Kuanain Shahidi
Kaunain Shahidi
Further Information
27th Feb 2024
drupa 24 will take place from 28 May–7 June, in Düsseldorf, Germany. Kaunain Shahidi, discusses the urgency of sustainability both in industry and individual lifestyles

Sustainability – the preservation of natural resources – has become a driving force in many industries, including print and packaging. From the perspective of the printing and packaging industries, tremendous developments have been made. Over the past few years, this sector has succeeded in reducing its use of natural resources. The use of innovative materials, machinery solutions and technical adaptations are some of the practices being implemented.

Kuanain Shahidi
Kuanain Shahidi is a strategic thinker with over 20 years’ experience in packaging development and procurement

Way back in 1713, Hanns Carl, Head of the Royal Mining Office in Saxony, Germany, came up with the word ‘nachhalten’, meaning sustained. Timber was an important resource at this time. Carl had proposed to harvest wood only when new growth replaced the old. Later on, with the addition of another German word, ‘entwicklung’, the term ‘nachhaltige entwicklung’ – sustainable development – was born.


Currently, climate change is the single biggest threat to humanity. Due to greenhouse-gas emissions, atmospheric CO2 and the depletion of natural resources, amongst other factors, the global temperature is rising, sea levels are changing and the icecaps are melting.

The production of global greenhouse-gas emissions must be reduced. Experts report that emissions needed to be lowered by 43% by 2023.

According to OECD (Organisation for Economic Co-operation and Development) guidelines, solutions include the reduction in the use of fossil fuels, taxes on CO2 and methane gas emissions, collaborative innovation and support for green technologies. In addition to the 17SDGs (Sustainable Development Goals) of UNDP (United Nations Development Programme), some international organisations have initiated concepts, including net zero, carbon neutrality and empowering sustainable decisions. However, more needs to be done globally.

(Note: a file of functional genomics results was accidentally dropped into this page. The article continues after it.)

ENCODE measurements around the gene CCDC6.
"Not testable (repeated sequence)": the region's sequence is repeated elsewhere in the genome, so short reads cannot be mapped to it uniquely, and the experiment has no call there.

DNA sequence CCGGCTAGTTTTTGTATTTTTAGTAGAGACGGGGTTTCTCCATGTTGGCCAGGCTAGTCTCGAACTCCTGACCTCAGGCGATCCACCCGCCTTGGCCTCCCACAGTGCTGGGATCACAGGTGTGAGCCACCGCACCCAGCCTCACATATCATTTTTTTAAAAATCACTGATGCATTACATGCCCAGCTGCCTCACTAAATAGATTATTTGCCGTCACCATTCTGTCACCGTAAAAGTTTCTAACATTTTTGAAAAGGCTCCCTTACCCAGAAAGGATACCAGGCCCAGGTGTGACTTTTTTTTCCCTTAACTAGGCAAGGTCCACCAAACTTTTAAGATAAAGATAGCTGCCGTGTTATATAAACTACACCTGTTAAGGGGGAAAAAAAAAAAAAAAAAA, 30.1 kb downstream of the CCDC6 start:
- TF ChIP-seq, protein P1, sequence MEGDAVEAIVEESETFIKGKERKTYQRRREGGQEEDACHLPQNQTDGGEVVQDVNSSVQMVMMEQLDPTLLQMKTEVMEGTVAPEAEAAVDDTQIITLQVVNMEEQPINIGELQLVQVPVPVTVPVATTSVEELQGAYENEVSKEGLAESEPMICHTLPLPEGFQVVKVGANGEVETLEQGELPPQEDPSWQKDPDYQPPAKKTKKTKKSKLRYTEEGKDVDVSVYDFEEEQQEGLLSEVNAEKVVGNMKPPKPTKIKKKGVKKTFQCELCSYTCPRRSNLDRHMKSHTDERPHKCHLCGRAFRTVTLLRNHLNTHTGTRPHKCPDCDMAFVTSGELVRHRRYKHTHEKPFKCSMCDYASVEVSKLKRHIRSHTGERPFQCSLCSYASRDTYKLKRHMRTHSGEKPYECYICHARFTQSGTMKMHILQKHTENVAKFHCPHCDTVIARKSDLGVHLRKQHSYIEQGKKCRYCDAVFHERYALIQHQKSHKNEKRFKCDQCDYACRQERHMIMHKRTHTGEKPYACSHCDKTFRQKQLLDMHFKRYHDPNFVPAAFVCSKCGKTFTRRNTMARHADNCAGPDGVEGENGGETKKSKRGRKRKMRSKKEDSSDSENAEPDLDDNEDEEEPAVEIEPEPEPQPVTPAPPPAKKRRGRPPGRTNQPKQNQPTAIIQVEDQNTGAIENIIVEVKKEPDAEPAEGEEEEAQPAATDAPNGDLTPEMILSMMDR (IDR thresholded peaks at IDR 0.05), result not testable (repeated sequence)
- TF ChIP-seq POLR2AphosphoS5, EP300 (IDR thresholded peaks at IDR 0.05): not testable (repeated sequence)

Middle East and North Africa (MENA) is considered to be one of the most sensitive geographical areas. It is facing extremely high temperatures, limited agricultural land and water scarcity. Moreover, its population is growing fast. The Gulf Co-Operation Council (GCC) states generate some of the highest levels, per capita, of carbon emissions in the world, exporting large quantities of fossil fuels. 

The major economies of MENA have pledged to reach net-zero emissions by 2060. There is serious consideration for various initiatives in order to control emissions, such as reducing flaring of natural gas and increasing energy efficiency.

The United Arab Emirates (UAE) is developing a major carbon capture and storage (CCS) project. It is expected that the Conference of Parties (COP28) – hosted by the UAE in December 2024 – will amplify climate action and serve as a platform for innovative, sustainability solutions.


Various local brand owners and packaging manufacturers have already started multiple initiatives to curb the challenges. Their focus is to meet the net-zero targets. As reported, TetraPak – one of the leading suppliers of packaging materials in the region – reached 80% renewable electricity in its operations. This was achieved by doubling solar photo-voltaic capacity and reducing 36% of greenhouse-gas emissions, compared to 2019.